Good evening!

I am quite new to electrical engineering but I am trying to help out a local fire department with a project. Here's the goal: whenever the sirens go off, turn on the lights in their bunk room. In the room, they have a device with a 6-pin DIN output that is energized only when an alert is received.

I found some socket adapters on Amazon for the 6-pin DIN, but would love a little bit more understanding of how I can use that to possibly activate a relay (or something) to turn on a full-sized light.

I know I am new so I really do appreciate the help! Please dumb things down if possible... I am still learning.

Project specifications: the room is pretty small, so they are hoping for one (maybe two) red light bulbs to activate whenever an alert comes in. They do not need the main lights in the room, as this would be a little to intense to wake them up. I really just need help figuring out how to connect the 6-pin DIN to a relay to activate these lights. I watched a YouTube tutorial on relays with Arduinos, and am wondering if this would be similar. The desired result would be a small box, with a light bulb or two on top that plugs into the DIN port on their pager system and lights up whenever the port is activated. My biggest question is: would there be an easy way for a Raspberry Pi to detect the change in state from the 6-pin DIN? I can figure it out from there.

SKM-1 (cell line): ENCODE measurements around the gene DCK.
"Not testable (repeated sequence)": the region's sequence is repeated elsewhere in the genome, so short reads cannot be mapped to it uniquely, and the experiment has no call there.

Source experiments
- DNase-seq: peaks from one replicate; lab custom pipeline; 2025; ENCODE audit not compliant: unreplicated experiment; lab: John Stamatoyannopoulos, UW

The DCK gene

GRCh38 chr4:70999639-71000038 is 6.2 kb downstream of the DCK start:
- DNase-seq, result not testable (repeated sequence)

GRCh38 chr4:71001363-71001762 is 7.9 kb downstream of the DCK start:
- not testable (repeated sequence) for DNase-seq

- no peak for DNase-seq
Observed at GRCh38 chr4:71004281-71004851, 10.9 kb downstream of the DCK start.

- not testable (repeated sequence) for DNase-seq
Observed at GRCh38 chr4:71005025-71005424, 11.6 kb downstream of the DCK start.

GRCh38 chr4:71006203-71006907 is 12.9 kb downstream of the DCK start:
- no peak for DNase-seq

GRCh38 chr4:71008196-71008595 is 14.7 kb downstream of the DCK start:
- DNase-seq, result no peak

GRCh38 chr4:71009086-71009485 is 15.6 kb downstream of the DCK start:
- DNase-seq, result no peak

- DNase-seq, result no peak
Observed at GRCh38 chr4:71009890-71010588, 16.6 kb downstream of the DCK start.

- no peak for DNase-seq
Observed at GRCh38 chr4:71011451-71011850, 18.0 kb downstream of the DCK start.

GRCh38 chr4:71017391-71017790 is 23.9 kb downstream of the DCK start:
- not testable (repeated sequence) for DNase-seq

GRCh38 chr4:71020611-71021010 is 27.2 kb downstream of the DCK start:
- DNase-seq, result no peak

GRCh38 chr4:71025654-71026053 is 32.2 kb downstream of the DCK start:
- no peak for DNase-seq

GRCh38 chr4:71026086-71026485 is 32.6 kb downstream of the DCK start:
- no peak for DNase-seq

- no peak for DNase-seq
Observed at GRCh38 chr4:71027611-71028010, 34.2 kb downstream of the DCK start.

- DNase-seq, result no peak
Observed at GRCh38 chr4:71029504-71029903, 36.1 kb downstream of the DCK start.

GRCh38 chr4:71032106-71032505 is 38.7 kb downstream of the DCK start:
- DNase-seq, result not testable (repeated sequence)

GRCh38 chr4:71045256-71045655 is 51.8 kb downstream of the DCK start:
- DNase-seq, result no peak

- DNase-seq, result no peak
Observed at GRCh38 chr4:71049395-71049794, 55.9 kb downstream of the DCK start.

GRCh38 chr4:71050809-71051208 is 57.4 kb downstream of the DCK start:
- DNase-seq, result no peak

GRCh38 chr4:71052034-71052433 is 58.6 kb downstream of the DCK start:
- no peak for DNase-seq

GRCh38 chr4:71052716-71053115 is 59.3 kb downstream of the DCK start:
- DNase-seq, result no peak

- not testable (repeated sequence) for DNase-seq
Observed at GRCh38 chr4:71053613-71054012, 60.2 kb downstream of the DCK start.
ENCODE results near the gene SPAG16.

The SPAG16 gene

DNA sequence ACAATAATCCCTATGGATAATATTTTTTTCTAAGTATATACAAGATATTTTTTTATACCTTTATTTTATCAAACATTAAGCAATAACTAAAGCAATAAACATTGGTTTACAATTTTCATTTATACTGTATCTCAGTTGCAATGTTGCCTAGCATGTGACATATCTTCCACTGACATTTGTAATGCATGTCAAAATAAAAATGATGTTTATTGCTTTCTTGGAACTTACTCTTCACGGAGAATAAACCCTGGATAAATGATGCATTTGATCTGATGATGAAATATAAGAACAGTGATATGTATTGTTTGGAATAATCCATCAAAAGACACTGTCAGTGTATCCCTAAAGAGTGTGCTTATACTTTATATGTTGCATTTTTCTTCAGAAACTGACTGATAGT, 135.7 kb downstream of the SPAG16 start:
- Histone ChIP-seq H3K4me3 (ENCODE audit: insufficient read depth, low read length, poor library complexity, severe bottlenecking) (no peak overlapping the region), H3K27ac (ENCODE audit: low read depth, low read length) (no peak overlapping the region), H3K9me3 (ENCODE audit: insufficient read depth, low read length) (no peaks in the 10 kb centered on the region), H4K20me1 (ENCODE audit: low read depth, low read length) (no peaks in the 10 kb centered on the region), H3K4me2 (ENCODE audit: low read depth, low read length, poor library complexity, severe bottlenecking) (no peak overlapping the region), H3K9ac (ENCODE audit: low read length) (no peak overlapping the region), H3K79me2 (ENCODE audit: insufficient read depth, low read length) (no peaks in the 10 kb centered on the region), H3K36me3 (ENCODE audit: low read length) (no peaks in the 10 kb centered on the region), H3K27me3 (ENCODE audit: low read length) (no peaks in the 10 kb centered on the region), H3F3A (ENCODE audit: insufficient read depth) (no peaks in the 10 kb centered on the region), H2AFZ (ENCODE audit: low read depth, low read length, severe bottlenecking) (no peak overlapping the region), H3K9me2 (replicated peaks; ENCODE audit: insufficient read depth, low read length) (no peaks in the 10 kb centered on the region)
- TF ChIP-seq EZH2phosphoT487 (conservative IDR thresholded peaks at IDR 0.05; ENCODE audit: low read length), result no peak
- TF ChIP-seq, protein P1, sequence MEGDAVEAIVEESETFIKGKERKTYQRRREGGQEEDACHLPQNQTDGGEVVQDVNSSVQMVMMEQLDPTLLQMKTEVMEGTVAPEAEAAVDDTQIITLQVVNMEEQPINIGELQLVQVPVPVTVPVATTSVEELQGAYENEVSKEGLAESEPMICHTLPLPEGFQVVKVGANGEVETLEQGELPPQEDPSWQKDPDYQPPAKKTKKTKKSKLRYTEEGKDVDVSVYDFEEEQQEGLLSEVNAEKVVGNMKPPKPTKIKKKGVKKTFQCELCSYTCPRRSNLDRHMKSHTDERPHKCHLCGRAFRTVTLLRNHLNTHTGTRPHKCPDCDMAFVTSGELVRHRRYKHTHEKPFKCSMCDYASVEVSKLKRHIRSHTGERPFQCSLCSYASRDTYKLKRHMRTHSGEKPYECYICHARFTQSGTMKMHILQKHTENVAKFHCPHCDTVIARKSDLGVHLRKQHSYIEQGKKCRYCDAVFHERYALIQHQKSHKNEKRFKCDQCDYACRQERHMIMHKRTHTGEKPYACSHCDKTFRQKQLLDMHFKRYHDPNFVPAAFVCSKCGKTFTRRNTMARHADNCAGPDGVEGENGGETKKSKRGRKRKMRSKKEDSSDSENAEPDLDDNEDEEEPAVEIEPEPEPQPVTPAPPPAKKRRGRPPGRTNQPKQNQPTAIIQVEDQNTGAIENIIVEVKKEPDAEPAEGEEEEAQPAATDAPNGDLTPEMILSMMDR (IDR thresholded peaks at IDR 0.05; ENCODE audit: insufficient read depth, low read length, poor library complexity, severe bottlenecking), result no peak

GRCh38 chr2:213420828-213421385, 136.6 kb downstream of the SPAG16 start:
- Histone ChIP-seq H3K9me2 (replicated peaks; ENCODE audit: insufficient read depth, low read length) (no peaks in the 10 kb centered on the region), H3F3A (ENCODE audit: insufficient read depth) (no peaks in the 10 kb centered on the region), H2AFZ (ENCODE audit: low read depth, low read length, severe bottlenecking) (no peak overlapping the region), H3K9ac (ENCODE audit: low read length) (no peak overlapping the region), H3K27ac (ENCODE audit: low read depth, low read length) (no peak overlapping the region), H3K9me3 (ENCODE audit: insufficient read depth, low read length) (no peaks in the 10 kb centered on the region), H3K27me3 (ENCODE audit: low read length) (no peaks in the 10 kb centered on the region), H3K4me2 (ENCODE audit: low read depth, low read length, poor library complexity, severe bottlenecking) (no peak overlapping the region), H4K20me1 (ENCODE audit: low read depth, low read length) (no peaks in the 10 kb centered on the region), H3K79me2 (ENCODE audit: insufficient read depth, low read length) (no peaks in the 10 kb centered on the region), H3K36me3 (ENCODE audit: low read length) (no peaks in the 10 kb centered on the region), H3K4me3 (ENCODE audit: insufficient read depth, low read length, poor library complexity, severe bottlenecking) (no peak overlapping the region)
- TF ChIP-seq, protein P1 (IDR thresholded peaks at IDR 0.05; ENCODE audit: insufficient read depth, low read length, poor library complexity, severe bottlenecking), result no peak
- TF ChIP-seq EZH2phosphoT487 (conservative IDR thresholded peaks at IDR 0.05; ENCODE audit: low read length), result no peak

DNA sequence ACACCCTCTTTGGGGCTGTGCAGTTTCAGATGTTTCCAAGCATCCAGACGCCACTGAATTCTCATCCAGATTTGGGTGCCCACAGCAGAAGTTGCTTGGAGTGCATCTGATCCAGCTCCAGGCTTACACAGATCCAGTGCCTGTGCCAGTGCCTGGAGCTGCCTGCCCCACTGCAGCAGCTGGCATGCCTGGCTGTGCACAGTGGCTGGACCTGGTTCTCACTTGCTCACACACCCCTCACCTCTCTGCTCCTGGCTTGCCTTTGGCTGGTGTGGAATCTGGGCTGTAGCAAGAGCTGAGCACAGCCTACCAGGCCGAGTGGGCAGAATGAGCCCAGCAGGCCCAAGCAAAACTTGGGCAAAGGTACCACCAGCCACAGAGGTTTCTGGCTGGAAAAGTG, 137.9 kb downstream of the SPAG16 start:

Diagram of the PINS on the 6-pin DIN

  • \$\begingroup\$ The phrase "Relay Closure Timing" doesn't really convey much. Do you have any other details about what this device is -- perhaps a user manual, or at least a manufacturer and model number? My guess would be that you could use pins 2 and 3 to operate a power relay -- check them with an ohmmeter. \$\endgroup\$
    – Dave Tweed
    Jul 6, 2020 at 0:23
  • \$\begingroup\$ @DaveTweed manualslib.com/manual/1718313/… \$\endgroup\$ Jul 6, 2020 at 0:25
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    \$\begingroup\$ Are you looking to switch on the built-in room lighting? If so, you'll need to hire an electrician who can make sure that the modifications are up to code. Otherwise, if you just want to switch on a table lamp or something, you could do it as a plug-in DIY project, but only if you're comfortable with handling mains power. It doesn't sound like you're quite there yet. \$\endgroup\$